If the standard would result in reducing the risk of introducing or establishing aquatic nuisance species, then the Coast Guard must conduct a practicability review, in consultation with the EPA, to determine whether: (1) a ballast water management system that is capable of achieving the proposed standard is economically achievable and operationally practicable, and (2) testing protocols can accurately measure compliance. The Coast Guard must revise the standard if it meets practicability criteria.

The Coast Guard must establish a process for an owner or operator to request an extension of a compliance deadline. The bill deems an extension request to be approved if the Coast Guard does not approve or deny an extension request within 90 days.

The bill considers a commercial vessel to be in compliance with the standard if: (1) the ballast water management system installed on the vessel complies with the standard in effect at the time of installation, notwithstanding any revisions to the ballast water discharge standard occurring after the installation; (2) the system is maintained in proper working condition; and (3) the system continues to meet the standard applicable to the vessel at the time of installation. A vessel will no longer be deemed to be in compliance with the standard after: (1) the expiration of the service life of the vessel's ballast water management system, (2) the expiration of the service life of the vessel, or (3) the completion of a major conversion of the vessel.

(Sec. 6) The Coast Guard, in consultation with the EPA, may issue a rule establishing alternative compliance programs for a commercial vessel that: (1) has a maximum ballast water capacity of less than eight cubic meters, or (2) is less than three years from the end of the vessel's service life.

(Sec. 7) The EPA, in consultation with the Coast Guard, must also issue a rule establishing reasonable and practicable standards for reception facilities to mitigate adverse effects of aquatic nuisance species on navigable waters.

Commercial vessels may discharge ballast water into an onshore or offshore facility for the reception of ballast water that meets those standards.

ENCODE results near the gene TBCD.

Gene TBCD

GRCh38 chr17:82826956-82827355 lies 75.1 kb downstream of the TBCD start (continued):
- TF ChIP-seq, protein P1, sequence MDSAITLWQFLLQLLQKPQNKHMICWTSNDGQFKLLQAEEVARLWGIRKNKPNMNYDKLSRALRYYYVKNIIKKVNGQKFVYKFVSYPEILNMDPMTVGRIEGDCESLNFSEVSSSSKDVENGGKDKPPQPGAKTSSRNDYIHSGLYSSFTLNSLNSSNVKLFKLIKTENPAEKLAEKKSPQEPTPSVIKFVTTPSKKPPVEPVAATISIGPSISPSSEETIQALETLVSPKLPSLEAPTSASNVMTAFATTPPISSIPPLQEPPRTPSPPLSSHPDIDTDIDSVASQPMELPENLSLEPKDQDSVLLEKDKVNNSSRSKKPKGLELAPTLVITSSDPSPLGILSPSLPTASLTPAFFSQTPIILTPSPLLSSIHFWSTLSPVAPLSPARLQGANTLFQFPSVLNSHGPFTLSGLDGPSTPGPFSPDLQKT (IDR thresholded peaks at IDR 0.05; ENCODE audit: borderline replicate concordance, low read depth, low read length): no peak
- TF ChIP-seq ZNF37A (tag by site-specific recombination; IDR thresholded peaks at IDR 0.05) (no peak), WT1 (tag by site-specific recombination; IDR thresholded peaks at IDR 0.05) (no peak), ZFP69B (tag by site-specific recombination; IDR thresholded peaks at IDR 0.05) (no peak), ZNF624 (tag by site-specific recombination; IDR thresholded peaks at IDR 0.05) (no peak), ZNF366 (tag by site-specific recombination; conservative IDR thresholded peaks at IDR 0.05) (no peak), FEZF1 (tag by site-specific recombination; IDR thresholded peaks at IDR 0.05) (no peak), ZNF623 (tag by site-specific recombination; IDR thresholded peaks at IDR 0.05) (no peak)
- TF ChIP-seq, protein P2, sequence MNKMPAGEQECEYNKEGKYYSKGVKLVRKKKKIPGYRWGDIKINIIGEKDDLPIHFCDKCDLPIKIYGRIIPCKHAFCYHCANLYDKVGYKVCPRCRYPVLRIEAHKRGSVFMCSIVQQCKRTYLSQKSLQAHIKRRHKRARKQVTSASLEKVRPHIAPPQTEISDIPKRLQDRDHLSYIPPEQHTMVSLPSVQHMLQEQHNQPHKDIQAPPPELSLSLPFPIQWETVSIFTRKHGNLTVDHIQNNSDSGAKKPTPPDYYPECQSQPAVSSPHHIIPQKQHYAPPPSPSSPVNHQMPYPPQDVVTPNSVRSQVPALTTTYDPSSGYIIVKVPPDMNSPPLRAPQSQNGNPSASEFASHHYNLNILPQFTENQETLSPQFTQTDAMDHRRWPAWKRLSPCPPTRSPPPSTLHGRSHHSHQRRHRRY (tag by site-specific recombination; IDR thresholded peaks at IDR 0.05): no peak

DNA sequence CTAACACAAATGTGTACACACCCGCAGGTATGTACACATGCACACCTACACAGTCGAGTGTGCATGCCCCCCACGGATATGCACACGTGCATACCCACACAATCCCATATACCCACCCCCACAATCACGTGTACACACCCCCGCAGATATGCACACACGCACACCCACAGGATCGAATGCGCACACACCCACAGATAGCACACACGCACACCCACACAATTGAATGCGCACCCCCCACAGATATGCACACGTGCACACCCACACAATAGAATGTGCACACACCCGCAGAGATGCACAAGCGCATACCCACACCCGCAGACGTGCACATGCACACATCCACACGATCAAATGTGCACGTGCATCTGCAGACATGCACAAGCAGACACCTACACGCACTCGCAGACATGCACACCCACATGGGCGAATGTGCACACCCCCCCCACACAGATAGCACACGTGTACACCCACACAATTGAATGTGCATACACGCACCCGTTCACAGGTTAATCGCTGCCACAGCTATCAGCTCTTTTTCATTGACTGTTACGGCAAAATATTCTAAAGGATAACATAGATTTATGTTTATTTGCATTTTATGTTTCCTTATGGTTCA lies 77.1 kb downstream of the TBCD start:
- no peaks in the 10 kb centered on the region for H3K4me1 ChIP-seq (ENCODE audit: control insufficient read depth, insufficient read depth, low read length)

(Sec. 8) The Coast Guard, in consultation with the EPA, must establish best management practices for discharges incidental to the normal operation of a commercial vessel for commercial vessels that are at least 79 feet in length and are not fishing vessels. Any practice, limitation, or concentration applicable to any discharge incidental to the normal operation of a commercial vessel that is required by the existing General Permit (the 2013 Final National Pollutant Discharge Elimination System Vessel General Permit for Discharges Incidental to the Normal Operation of a Vessel issued under the Clean Water Act) must remain in effect until the best management practices are established.

If a vessel is under 79 feet or a fishing vessel, it is exempted from requirements for discharges incidental to the normal operation of a commercial vessel, the best management practices, and the requirements under the general permit.

(Sec. 9) The bill allows the filing of a petition for review of a final rule issued under this bill in the U.S. Court of Appeals for the District of Columbia Circuit. The petition must be filed not later than 120 days after the date on which the rule to be reviewed is published in the Federal Register.

(Sec. 10) The Coast Guard may enter into an agreement with a state to authorize the state to enforce the bill.

(Sec. 11) The bill preempts applicable state laws, unless the state has an enforcement agreement with the Coast Guard. However, states may regulate water or other substance discharged or emitted from a vessel in preparation for transport of the vessel by land from one body of water to another body of water.

(Sec. 12) The bill does not affect federal authorities under specified Acts relating to pollution from ships or any anti-fouling system covered under a specified International Convention.

Actions taken under the bill must be in accordance with international law.